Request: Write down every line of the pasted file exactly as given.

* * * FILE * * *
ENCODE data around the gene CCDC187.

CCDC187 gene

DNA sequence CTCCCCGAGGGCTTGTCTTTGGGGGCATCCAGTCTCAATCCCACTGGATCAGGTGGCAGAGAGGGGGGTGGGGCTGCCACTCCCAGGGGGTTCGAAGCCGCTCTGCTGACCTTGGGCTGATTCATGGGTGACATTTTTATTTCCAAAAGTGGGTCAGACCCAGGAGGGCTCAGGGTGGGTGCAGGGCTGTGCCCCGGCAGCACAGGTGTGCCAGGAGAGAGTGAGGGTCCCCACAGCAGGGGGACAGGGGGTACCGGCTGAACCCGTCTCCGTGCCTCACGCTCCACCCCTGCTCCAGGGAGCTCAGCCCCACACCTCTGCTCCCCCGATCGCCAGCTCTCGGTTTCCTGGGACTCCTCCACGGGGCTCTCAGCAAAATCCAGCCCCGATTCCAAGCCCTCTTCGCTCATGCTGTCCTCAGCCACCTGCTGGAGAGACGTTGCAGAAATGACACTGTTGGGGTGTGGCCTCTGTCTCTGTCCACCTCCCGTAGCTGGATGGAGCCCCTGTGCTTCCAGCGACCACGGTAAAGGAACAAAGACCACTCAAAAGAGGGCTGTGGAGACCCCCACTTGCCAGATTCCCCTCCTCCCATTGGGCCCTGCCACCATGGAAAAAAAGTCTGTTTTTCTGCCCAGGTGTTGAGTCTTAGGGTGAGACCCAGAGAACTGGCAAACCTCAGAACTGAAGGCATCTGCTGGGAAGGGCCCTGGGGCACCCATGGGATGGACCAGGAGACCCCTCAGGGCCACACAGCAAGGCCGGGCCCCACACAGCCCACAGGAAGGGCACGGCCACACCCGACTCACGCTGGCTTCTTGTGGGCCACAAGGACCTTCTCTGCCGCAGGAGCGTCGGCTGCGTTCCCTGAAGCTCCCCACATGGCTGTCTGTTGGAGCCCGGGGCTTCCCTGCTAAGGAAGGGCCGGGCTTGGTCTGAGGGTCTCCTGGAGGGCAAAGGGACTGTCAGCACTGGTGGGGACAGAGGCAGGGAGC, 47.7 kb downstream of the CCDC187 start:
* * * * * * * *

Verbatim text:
ENCODE data around the gene CCDC187.

CCDC187 gene

DNA sequence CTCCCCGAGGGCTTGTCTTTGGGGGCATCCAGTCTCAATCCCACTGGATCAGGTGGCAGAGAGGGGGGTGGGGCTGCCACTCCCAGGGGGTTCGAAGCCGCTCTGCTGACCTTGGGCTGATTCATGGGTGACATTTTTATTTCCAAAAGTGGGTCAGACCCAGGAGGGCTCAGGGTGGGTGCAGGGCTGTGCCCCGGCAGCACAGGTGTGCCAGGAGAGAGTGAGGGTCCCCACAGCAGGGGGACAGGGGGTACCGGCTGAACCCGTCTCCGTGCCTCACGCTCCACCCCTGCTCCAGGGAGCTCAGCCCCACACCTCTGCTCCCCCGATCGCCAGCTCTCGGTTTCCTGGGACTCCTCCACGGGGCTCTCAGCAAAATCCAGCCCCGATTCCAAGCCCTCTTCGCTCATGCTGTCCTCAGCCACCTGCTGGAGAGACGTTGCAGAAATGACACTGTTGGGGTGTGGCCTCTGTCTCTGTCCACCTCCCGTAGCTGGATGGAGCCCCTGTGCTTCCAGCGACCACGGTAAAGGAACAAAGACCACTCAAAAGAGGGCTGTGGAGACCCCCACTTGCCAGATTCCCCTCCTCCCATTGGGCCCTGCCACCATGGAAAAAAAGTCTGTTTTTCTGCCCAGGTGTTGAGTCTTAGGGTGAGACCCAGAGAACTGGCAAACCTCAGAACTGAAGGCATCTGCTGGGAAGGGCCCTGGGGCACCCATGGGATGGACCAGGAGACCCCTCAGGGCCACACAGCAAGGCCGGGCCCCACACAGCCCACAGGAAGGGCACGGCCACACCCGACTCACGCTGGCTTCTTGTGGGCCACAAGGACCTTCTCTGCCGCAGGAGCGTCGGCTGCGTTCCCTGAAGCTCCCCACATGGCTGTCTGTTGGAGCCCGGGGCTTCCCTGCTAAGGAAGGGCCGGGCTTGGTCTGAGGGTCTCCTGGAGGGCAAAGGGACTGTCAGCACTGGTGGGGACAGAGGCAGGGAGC, 47.7 kb downstream of the CCDC187 start: